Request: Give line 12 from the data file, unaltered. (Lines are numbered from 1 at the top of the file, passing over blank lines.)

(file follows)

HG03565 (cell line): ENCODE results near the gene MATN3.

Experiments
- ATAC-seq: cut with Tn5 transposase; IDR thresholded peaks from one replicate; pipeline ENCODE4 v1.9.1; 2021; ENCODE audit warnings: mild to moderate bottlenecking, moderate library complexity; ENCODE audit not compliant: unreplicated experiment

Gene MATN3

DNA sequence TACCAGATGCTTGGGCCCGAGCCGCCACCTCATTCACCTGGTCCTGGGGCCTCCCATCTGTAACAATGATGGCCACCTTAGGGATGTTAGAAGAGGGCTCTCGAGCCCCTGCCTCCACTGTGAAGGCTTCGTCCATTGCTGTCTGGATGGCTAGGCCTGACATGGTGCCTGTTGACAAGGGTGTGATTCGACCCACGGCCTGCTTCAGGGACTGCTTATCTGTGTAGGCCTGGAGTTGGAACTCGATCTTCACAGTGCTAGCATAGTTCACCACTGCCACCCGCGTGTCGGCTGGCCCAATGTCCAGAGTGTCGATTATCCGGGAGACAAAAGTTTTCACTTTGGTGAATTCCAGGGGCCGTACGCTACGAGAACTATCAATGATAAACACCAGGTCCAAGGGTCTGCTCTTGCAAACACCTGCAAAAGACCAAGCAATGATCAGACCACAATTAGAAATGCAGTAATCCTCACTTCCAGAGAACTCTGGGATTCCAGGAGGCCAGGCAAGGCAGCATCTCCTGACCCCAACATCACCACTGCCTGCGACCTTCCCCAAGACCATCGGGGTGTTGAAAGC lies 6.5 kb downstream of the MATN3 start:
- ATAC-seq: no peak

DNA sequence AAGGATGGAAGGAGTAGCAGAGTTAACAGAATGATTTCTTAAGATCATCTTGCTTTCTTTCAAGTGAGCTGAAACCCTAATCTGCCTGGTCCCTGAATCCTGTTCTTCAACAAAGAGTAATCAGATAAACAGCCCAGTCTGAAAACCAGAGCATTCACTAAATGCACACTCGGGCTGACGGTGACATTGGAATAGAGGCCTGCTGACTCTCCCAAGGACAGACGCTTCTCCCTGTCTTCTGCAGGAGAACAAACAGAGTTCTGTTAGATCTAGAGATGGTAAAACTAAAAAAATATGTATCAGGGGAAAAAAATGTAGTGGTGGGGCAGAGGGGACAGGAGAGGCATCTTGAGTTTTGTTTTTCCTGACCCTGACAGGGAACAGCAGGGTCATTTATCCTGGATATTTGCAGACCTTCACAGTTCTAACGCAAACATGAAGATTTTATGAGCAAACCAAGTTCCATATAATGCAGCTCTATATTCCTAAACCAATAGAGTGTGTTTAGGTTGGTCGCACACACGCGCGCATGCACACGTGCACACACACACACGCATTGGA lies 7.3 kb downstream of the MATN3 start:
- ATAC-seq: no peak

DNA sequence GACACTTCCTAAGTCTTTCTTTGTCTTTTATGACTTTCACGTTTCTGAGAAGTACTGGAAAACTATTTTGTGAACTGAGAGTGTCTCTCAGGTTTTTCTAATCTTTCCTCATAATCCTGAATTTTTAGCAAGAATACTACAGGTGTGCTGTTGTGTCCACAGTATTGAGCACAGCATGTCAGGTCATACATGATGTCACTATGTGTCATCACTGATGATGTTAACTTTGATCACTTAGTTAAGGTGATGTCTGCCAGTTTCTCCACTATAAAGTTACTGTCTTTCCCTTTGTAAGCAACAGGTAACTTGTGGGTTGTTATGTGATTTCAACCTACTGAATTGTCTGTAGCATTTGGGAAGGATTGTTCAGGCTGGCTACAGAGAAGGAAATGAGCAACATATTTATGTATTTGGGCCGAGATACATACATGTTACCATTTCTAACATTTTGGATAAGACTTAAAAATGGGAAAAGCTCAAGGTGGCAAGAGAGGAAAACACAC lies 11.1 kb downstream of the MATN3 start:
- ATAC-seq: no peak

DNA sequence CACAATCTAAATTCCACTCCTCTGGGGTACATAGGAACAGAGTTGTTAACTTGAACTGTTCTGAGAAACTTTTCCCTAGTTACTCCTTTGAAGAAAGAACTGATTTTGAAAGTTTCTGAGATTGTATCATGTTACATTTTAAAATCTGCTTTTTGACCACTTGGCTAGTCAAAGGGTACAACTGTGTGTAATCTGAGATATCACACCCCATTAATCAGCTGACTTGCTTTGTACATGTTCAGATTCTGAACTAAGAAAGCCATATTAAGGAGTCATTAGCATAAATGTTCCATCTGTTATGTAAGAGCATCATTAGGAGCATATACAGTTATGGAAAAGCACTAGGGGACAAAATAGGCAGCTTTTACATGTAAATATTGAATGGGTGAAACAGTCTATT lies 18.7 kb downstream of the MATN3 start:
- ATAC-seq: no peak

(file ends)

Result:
- ATAC-seq: no peak